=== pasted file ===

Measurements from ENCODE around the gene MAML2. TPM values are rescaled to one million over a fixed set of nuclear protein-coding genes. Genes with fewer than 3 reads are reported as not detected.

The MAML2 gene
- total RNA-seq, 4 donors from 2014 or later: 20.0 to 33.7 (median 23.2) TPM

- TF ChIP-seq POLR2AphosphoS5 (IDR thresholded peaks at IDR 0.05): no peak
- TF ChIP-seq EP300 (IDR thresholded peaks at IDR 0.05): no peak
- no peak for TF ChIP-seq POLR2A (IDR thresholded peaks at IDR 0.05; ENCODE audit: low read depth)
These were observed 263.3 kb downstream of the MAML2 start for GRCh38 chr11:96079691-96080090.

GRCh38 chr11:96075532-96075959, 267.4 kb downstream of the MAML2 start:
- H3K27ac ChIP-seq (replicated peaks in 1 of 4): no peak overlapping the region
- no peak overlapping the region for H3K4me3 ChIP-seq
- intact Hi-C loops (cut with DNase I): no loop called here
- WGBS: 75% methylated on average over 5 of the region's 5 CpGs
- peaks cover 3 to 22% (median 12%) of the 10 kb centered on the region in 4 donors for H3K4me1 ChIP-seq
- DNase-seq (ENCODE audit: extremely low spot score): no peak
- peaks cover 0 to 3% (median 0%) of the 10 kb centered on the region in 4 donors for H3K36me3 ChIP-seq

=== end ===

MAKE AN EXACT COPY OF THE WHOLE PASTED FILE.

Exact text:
Measurements from ENCODE around the gene MAML2. TPM values are rescaled to one million over a fixed set of nuclear protein-coding genes. Genes with fewer than 3 reads are reported as not detected.

The MAML2 gene
- total RNA-seq, 4 donors from 2014 or later: 20.0 to 33.7 (median 23.2) TPM

- TF ChIP-seq POLR2AphosphoS5 (IDR thresholded peaks at IDR 0.05): no peak
- TF ChIP-seq EP300 (IDR thresholded peaks at IDR 0.05): no peak
- no peak for TF ChIP-seq POLR2A (IDR thresholded peaks at IDR 0.05; ENCODE audit: low read depth)
These were observed 263.3 kb downstream of the MAML2 start for GRCh38 chr11:96079691-96080090.

GRCh38 chr11:96075532-96075959, 267.4 kb downstream of the MAML2 start:
- H3K27ac ChIP-seq (replicated peaks in 1 of 4): no peak overlapping the region
- no peak overlapping the region for H3K4me3 ChIP-seq
- intact Hi-C loops (cut with DNase I): no loop called here
- WGBS: 75% methylated on average over 5 of the region's 5 CpGs
- peaks cover 3 to 22% (median 12%) of the 10 kb centered on the region in 4 donors for H3K4me1 ChIP-seq
- DNase-seq (ENCODE audit: extremely low spot score): no peak
- peaks cover 0 to 3% (median 0%) of the 10 kb centered on the region in 4 donors for H3K36me3 ChIP-seq